The Kia Soul is a hip, fun-loving vehicle with a boxy shape. It’s not a particularly new concept (Jeeps have been around since WWII) but I would argue this particular strand of the box-on-wheels concept was something that Honda Pioneered with the Element from 2003-2011.
Technically, I guess the Soul is an SUV but it’s not the type of off-road-capable machine that traditional SUV buyers often aspire to get (the lack of available AWD is a bit of a let down, I must admit). The Soul is one of the prettier boxes out there and Kia has refined the look to be quite palatable. It’s probably for this reason that the Soul has outlived all of the direct competition (see: Nissan Cube and Scion xB). They’ve even sold a million units in the last decade or so.
The Soul GT-Line that I had the opportunity to test comes clad in red accents on the lower sides, and front diffuser. The daytime running lights swoop around the grille to give an elegant look. In the rear, the taillights extend up all the way to the roof à la Volvo but also offer great visibility as a consequence.
Moving on to the cabin, we find a similarly very appealing place to sit in. Red-stitched leather adorns the seats, steering wheel, dashboard and shifter boot. The overall layout is excellent and highly functional. By this I mean that everything is within reach, visually appearing and easy to use. The start button isn’t hidden away behind the steering wheel. The heated seat and steering wheel buttons are beside the shifter where you’d expect them. Most importantly, you can make quick adjustments to the temperature or volume via the provided dials. It can be highly frustrating when some manufacturers give you tiny tiny buttons that need to be pressed a dozen or so times to be able to blast the heat for instance.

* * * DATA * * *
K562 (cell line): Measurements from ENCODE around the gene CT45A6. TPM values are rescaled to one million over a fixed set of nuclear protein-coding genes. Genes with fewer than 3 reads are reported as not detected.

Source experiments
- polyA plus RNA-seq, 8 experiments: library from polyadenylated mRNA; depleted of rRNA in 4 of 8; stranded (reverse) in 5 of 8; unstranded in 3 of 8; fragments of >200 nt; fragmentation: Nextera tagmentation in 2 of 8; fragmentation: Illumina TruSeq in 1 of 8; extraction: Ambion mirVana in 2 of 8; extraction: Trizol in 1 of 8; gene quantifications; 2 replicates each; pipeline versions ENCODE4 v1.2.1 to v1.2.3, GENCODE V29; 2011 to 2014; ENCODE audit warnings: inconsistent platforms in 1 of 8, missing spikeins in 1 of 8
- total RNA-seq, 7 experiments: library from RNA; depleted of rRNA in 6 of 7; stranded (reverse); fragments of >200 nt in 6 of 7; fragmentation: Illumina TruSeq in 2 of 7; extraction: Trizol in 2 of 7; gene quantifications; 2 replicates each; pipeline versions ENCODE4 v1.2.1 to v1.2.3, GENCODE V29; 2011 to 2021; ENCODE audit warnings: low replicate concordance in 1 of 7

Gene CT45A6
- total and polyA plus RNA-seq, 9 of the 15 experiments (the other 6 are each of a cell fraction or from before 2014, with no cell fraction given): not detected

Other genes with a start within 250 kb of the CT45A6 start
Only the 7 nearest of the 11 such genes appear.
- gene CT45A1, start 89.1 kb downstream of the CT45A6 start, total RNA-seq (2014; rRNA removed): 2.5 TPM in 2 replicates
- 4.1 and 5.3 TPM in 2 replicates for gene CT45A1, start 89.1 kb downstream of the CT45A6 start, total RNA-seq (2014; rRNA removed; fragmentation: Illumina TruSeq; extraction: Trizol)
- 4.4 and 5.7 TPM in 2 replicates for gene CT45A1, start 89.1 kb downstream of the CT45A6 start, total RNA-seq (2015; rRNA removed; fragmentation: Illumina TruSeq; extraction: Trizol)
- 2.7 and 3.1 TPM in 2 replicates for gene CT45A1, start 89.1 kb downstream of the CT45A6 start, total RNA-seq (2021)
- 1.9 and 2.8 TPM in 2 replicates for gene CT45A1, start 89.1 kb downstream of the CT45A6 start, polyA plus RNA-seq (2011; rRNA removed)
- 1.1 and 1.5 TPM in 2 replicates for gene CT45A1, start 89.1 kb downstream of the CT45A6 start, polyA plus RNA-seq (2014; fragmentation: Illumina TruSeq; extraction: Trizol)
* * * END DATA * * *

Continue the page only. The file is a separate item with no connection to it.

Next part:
Kia’s infotainment system is passable but a little confusing. The screen is split into columns and doesn’t make optimal use of the space. As you can see in the image, a third of the screen displays the temperature but this is also found in the gauge cluster. Yes, it can be modified but it’s all a bit complicated and I just feel it tries to do too much. That being said, the 10.25-inch touchscreen on the GT-Line is very visually appealing.
The GT-line is loaded with features such as Apple CarPlay, Android Auto, wireless phone charging, push-button start, remote start, rain sensing wipers, a sunroof and a proximity key.
Being a box, visibility is excellent in the Soul. It also provides a lot of interior space for the dimensions and is very comfortable to drive. There are plenty of storage compartments in the doors and center console. Fold the seats down and you have even more space.
Powering all Kia Souls is a 2.0-lite four-cylinder engine making 147 horsepower and 132 lb-ft of torque. Power is put to the wheels via a continuously variable transmission (CVT). CVTs are great for fuel economy because they ditch set gear positions for constantly changing gear ratios. The downside to them is that they aren’t very performant. In this application, that’s not an issue because the targeted demographic likely isn’t drag racing their Souls at the local track.
Fuel economy was excellent and I averaged 7.1 L/100km during my week of city driving. That’s even better than the advertised 8.5L/100km city that Kia advertises.
Surprisingly though, the Soul’s 147 horses seem to over perform. It was quite a bit peppier than I expected. The transmission delivers the power smoothly and the ride is confidant and firm. There is even a sport mode which will get you better throttle response, simulated shift points and steering that is a bit more in touch with the road.
The price of a base-model Kia Soul will run you a reasonable $21,995. To get a Soul GT like the tester this week will run you an extra $8,000 or so which I still find reasonable. The feature set is long and driving characteristics are good so there is a lot to like form this little quirky ride. It’s not for everyone, I know but the Soul is a package that presents great value and style for those who are in the market for a fun vehicle.